The following short, Max Porter and Ru Kuwahata’s NEGATIVE SPACE also concerns the assorted contents of a box, but this time it’s a suitcase and it’s about a father teaching his son how to properly pack it for a trip. 


The French film is an adaptation of a poem by Ron Koertge via a neat-looking stop motion world of models and miniatures. It’s a charmer with a touchingly witty conclusion, and, funnily enough, it’s the second short of the bunch that animates the rolling up of socks (DEAR BASKETBALL is the other). I can totally see this one winning.

At 28 minutes in length, Jakob Schuh and Jan Lachauer’s REVOLTING RHYMES is the longest of the animated shorts. It is an adaptation of a 1982 Roald Dahl book of poems satirizing six famous fairy tales that’s narrated by The Wire’s Dominic West as the big, bad Wolf.


The Wolf tells his story to a kindly woman in a café about Red Riding Hood and a blonde Snow White meeting at the funeral for Snow White’s mother. We learn that Red Riding Hood keeps her money in a bank made out of many piggy banks run by one of the three little pigs, and that Snow White’s father, the King (voiced by Rob Brydon of those TRIP movies with Steve Coogan) marries a crude woman, Miss Maclahose, who has a magic talking mirror for the “who’s the fairest” bit. The seven dwarfs appear as ex-horse race jockeys, who ask the mirror which horse to bet on as Snow White pines for her Prince, and so on.

Dahl’s dark spin on these familiar stories is illustrated by computer animation that at times resembles the work of Aardman Animations (Wallace & Gromit) despite not involving clay. The rhymes aren’t really revolting, but there are some grim fates for some of the characters. As the film feels a bit stiff, it may be my least favorite of the animated shorts, but the British-German production just may tickle enough Academy voters to get it the gold.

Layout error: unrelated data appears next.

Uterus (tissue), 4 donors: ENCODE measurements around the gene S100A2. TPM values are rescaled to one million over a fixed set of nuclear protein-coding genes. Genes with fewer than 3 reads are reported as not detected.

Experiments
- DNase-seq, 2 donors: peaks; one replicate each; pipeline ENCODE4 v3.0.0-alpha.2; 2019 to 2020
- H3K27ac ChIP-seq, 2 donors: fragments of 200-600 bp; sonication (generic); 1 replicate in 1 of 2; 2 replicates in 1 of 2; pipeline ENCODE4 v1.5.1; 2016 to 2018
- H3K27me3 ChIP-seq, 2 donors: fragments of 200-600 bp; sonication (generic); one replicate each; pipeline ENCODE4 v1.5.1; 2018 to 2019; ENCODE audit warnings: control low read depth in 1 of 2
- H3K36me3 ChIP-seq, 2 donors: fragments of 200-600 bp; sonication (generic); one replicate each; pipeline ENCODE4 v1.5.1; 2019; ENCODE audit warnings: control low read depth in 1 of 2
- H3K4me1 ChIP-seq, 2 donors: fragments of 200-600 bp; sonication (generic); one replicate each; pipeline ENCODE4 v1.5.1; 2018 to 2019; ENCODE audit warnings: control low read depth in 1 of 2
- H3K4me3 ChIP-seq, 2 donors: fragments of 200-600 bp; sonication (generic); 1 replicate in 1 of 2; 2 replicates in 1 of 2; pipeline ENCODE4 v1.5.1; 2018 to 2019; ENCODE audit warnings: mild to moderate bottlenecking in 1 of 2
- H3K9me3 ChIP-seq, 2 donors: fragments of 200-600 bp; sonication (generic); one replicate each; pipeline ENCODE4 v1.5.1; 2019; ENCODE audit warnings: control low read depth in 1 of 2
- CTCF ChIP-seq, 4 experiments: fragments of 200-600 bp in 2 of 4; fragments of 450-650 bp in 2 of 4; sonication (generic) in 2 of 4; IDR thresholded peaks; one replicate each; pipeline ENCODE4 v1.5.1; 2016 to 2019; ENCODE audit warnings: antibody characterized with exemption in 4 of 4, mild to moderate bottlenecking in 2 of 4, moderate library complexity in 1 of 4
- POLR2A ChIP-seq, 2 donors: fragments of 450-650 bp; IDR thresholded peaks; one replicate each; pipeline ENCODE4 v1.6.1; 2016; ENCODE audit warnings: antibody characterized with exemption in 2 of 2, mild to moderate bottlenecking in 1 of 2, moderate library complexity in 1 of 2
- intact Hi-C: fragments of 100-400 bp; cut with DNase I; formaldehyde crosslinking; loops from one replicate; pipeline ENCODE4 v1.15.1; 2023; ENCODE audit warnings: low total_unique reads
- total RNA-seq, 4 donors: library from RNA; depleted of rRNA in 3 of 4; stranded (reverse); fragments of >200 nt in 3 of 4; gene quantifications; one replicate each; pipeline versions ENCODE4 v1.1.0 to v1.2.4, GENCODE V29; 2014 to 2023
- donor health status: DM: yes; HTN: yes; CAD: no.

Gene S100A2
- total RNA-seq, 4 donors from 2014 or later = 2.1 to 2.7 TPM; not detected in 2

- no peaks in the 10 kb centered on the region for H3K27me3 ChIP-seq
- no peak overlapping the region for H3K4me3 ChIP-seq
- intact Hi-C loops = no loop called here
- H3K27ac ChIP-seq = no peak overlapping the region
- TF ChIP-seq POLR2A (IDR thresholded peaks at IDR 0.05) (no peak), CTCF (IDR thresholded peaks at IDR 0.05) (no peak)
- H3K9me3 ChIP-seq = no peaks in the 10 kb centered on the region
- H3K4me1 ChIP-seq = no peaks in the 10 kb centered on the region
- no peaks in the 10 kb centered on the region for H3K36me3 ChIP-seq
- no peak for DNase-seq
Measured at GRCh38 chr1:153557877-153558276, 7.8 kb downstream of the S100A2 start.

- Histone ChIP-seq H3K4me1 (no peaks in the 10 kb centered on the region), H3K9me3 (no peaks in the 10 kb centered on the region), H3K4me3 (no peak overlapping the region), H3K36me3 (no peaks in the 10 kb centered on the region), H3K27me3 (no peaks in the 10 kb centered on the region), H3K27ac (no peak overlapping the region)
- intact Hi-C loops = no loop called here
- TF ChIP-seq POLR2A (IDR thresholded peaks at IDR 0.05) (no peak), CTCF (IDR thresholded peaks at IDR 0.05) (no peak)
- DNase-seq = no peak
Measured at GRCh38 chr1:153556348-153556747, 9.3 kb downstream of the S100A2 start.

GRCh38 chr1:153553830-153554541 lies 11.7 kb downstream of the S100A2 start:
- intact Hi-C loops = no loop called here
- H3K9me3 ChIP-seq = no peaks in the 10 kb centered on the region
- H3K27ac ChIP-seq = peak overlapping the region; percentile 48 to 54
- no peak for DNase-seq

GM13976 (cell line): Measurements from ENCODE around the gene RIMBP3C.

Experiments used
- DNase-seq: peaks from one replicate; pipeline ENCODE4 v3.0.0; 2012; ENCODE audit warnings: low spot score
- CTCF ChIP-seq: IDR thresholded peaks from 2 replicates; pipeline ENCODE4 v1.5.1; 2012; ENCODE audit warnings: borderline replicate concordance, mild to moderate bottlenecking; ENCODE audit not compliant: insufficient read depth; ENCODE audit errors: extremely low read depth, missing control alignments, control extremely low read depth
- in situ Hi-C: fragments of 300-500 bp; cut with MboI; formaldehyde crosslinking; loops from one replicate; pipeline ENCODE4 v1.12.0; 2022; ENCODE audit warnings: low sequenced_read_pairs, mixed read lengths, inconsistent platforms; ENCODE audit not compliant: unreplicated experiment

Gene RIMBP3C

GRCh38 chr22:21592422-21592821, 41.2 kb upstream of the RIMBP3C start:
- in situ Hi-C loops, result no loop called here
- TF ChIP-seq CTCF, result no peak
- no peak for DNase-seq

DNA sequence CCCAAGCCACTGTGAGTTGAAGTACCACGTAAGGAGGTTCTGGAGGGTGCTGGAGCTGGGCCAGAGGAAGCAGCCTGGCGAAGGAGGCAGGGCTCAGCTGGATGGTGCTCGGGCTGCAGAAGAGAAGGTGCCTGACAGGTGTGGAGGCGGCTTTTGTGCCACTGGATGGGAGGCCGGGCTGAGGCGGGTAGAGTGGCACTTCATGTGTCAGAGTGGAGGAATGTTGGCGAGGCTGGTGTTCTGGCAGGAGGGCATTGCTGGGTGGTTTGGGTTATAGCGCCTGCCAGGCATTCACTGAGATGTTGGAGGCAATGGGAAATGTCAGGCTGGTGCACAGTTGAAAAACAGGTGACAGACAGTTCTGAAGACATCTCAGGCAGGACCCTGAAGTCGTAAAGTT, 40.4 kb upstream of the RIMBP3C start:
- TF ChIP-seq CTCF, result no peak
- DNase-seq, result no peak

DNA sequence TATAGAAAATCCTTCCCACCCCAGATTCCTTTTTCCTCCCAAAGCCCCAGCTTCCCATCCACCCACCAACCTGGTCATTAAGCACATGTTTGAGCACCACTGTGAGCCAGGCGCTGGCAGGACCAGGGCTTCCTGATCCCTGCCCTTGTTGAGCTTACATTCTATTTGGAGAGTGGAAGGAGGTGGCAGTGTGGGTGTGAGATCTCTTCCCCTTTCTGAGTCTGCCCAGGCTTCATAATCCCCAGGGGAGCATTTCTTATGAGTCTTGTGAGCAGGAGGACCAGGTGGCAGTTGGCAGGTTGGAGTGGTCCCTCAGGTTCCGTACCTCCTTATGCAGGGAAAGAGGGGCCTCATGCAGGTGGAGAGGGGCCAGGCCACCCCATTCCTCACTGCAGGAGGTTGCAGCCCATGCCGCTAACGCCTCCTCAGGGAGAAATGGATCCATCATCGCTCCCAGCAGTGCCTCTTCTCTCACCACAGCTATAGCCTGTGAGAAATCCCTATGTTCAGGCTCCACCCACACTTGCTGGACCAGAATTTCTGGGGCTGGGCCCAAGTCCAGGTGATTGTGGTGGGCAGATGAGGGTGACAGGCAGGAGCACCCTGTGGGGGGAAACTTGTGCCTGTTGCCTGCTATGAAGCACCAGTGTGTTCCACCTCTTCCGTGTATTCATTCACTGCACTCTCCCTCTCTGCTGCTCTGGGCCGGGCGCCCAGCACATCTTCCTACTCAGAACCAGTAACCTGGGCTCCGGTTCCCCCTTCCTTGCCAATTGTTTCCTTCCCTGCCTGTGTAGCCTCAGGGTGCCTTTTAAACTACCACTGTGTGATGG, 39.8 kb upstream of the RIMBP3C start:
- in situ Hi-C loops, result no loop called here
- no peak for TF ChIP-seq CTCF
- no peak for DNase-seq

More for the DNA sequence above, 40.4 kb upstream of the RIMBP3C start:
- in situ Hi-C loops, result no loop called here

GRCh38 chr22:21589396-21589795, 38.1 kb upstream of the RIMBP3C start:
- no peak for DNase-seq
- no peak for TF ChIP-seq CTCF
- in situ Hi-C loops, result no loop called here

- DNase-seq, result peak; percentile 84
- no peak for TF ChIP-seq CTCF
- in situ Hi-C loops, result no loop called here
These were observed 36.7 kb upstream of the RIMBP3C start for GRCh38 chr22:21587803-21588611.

Since four of the five films run around five to seven minutes, there are three bonus shorts to pad out the Animated Shorts package to feature length: Kevin Hudson’s WEEDS, Daniel Agdag’s LOST PROPERTY OFFICE, and Lucas Boutrot, Élise Carret, Maoris Creantor, Pierre Hubert, Camille Lacroix, and Charlotte Perroux’s ACHOO! I ‘m not going to go into any detail about these “commended” shorts, but I will say that ACHOO! about a sneezing Chinese dragon who invents fireworks is my favorite of them.

Coming soon: Coverage of the 2018 Oscar® Nominated Documentary Short Films.

If you haven’t already check out my reviews of the Oscar® Nominated Live Action Shorts.

More later…

Wednesday, February 21, 2018

The 2018 Oscar® Nominated Short Films: Live Action


T
he 90th Academy Awards® ceremony is in less than two weeks so it’s a good time to catch up with the nominated Short Films that are playing at various theaters near me in separate programs of the Live Action, Animated, and Documentary nominees.

The five Live Action Short Films are a fairly dark lot, with one comical exception, but even that one has a dark edge to it. The first short in the program, Reed Van Dyk’s DEKALB ELEMENTARY, concerns a school shooting so it’s impossible to not think about the Parkland, Florida school shooting last week. 



Writer/director Van Dyk, based the film on a recording of a 911 phone call from 2013 that was placed during a school shooting incident in Atlanta, Georgia.

Bo Mitchell plays the young gunman who takes a front-office administrator (Cassandra Rice) hostage in the school’s front office, but she calmly handles and diffuses the situation. The 20 minute film is full of unpleasant tension and can be hard to watch, so much so that there have been reported walk-outs at showings.

But if you can make it through, the acting by Mitchell and especially Rice is effective, and the spare scene feels chillingly real. Maybe the timing is bad for this short, but when would be a good time for this subject? I really can’t decide if its timeliness will work for or against it when it comes to Academy voters.